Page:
11. Functional Magnetic Resonance Imaging for Language Mapping in Temporal Lobe Epilepsy

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    An Wang


    Full Text Available Functional magnetic resonance imaging (fMRI is a noninvasive technique that is increasingly used to understand the cerebral cortical networks and organizations. In this paper, we describe the role of fMRI for mapping language networks in the presurgical workup of patients with medically intractable temporal lobe epilepsy (TLE. Studies comparing fMRI with the intracarotid sodium amobarbital (Wada test and fMRI with intraoperative cortical stimulation mapping for language lateralization and/or localization in medically intractable TLE are discussed.

  12. Transient shivering during Wada test provides insight into human thermoregulation. (United States)

    Shah, Aashit K; Atkinson, Marie D; Gupta, Preeti; Zak, Imad; Watson, Craig E; Rothermel, Robert; Asano, Eishi; Fuerst, Darren


    Some patients with pharmacoresistant epilepsy undergoing the Wada test experience transient shivering. The purpose of this study was to investigate various clinical and radiographic characteristics of these individuals to delineate underlying mechanisms of this phenomenon. A systematic review of prospectively collected information on patients undergoing the Wada test was performed. All demographic, clinical, and radiographic information was obtained and reviewed by the appropriate expert in the field; statistical analysis was performed to determine the predictors of transient shivering. A total of 120 consecutive carotid artery injections in 59 patients were included in the study. Shivering was observed in 46% of the patients, and it was not significantly affected by gender, age, location of epileptogenic zone, brain lesion on magnetic resonance imaging (MRI), side of the first injection, duration of the hemiparesis, or excess slow wave activity on electroencephalography (EEG). However, shivering was more likely to follow sodium amobarbital injection if there was no filling of the posterior circulation on cerebral angiogram. Transient shivering during the Wada test is common. A transient but selective functional lesion of the anterior hypothalamus produced by the effects of sodium amobarbital may result in disinhibition of the posterior hypothalamus and other brainstem thermoregulatory centers, thereby inducing transient shivering.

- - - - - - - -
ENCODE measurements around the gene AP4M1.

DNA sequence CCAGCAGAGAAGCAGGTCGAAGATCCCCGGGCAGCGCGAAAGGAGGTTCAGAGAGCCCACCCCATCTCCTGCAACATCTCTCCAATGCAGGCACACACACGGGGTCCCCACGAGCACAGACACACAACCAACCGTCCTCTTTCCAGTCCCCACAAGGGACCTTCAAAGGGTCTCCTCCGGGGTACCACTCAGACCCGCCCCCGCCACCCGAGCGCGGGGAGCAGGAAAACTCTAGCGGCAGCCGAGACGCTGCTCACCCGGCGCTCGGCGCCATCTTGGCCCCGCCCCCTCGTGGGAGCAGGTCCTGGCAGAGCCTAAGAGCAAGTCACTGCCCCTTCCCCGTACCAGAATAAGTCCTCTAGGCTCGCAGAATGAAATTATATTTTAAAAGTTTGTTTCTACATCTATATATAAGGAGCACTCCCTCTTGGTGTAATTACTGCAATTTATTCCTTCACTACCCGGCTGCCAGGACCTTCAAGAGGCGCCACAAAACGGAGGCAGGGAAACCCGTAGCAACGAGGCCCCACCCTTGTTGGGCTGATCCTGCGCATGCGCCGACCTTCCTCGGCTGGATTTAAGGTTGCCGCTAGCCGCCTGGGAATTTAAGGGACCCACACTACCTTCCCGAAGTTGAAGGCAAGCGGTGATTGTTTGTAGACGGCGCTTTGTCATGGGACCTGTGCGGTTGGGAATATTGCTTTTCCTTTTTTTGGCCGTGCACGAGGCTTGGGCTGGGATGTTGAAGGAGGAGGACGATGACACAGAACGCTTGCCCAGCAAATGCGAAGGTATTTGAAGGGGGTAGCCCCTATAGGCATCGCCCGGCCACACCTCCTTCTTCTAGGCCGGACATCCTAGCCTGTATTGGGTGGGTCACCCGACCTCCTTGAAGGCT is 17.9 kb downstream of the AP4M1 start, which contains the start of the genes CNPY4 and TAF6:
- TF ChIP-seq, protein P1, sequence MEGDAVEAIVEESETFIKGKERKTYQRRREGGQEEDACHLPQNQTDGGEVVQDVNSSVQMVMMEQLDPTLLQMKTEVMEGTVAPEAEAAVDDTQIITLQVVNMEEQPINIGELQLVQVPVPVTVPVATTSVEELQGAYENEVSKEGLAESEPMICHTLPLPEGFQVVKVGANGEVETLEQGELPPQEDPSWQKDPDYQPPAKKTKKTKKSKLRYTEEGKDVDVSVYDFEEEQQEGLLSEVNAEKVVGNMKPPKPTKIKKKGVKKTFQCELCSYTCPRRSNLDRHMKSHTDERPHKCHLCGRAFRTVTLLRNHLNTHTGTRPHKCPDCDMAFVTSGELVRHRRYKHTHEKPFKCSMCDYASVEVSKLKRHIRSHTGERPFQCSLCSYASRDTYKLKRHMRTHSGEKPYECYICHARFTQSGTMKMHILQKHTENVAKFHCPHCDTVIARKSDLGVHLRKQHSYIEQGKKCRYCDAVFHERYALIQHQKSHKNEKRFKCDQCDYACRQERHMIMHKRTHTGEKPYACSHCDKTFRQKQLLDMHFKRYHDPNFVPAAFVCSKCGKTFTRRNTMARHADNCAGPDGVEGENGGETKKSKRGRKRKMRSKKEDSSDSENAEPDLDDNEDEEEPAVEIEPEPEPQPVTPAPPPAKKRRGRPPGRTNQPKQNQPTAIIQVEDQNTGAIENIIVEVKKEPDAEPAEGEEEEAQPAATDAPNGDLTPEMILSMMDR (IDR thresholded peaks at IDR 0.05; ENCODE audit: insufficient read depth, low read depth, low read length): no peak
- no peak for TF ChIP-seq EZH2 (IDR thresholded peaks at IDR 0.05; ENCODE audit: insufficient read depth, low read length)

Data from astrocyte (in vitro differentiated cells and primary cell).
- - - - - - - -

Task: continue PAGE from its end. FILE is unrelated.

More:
13. The Wada test with propofol in a patient with epilepsy Teste de Wada com propofol em uma paciente com epilepsia